This is an open access article distributed under the terms of the Creative Commons Attribution License, which permits unrestricted use, distribution, reproduction and adaptation in any medium and for any purpose provided that it is properly attributed. For attribution, the original author(s), title, publication source (PeerJ PrePrints) and either DOI or URL of the article must be cited.
This study aimed to determine the association of herbivore behavior with cues from producers. We used stream grazer Glossosoma larvae and determined their crawling direction in relation to the chemical and visual cues from microalgae. The experimental treatments included control (no cue), particulate (chemical and visual/tactile cues), and dissolved (chemical cue) cues from microalgae. The experimental water samples were randomly placed into either arms of a Y-shaped channel, and the crawling direction of the grazers was determined. Although the grazers crawled toward the arm containing either particulate or dissolved cues, they preferred the arm with particulate cues. This suggested that grazers responded well when both visual/tactile (i.e., drifting algal cells) and chemical cues (algal smell) were present, and that visual/tactile cues were more important for foraging. In natural habitats, grazers detect cues from both producers and predators and use them to maximize fitness by avoiding predation and obtaining food.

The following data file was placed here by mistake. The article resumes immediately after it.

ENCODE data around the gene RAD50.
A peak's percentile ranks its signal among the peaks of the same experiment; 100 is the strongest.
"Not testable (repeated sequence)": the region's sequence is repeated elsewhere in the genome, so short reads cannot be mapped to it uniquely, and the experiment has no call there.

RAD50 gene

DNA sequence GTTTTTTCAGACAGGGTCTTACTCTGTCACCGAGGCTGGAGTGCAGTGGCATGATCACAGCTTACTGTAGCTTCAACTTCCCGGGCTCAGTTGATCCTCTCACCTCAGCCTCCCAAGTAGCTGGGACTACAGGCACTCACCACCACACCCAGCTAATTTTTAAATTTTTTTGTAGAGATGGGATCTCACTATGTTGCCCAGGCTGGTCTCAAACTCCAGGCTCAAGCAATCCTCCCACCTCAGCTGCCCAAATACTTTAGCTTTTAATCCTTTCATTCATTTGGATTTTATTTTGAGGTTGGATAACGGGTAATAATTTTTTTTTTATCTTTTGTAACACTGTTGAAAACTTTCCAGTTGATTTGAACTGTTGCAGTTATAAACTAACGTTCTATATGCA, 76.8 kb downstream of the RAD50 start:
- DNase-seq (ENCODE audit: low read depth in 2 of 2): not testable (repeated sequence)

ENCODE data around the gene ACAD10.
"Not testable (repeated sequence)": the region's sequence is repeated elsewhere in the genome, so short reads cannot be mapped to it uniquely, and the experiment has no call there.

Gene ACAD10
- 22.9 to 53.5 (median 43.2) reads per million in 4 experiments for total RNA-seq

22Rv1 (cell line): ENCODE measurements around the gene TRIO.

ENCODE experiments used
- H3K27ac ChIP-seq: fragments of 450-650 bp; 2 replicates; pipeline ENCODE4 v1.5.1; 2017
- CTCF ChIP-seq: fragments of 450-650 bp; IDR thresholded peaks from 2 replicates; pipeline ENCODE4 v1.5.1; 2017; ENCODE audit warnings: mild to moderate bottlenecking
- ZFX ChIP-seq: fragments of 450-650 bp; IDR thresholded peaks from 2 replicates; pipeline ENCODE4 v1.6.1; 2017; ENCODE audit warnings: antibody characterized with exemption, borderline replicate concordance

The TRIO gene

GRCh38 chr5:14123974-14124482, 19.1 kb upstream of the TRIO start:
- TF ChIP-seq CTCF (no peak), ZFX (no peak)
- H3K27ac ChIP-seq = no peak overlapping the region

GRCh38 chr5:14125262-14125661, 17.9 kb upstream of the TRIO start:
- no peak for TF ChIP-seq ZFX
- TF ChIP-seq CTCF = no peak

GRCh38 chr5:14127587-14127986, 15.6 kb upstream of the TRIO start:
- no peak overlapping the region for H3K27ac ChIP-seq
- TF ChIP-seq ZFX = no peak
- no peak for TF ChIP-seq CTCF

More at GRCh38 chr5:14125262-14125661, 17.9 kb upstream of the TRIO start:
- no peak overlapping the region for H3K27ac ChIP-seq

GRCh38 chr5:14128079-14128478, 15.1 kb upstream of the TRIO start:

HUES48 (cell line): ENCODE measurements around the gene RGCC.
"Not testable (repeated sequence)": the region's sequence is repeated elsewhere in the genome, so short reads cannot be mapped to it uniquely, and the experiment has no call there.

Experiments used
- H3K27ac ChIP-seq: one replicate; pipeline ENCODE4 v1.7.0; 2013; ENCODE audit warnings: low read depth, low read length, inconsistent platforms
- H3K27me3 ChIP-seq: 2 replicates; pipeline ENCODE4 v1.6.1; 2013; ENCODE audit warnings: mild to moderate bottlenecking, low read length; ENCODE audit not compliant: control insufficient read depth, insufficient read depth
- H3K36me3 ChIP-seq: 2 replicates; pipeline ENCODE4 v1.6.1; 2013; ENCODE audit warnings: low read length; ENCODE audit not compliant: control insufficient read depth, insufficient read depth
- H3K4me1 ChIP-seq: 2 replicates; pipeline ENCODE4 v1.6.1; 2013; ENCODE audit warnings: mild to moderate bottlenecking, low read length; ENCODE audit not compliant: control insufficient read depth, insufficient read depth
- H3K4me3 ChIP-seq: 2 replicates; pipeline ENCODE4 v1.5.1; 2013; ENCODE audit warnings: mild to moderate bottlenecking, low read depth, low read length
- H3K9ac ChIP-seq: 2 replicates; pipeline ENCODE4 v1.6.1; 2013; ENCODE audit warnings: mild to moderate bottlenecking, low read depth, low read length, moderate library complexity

"Following" is like subscribing to any updates related to a preprint.
These updates will appear in your home dashboard each time you visit PeerJ.
You can also choose to receive updates via daily or weekly email digests.
If you are following multiple preprints then we will send you
no more than one email per day or week based on your preferences.
Note: You are now also subscribed to the subject areas of this preprint
and will receive updates in the daily or weekly email digests if turned on.
You can add specific subject areas through your profile settings.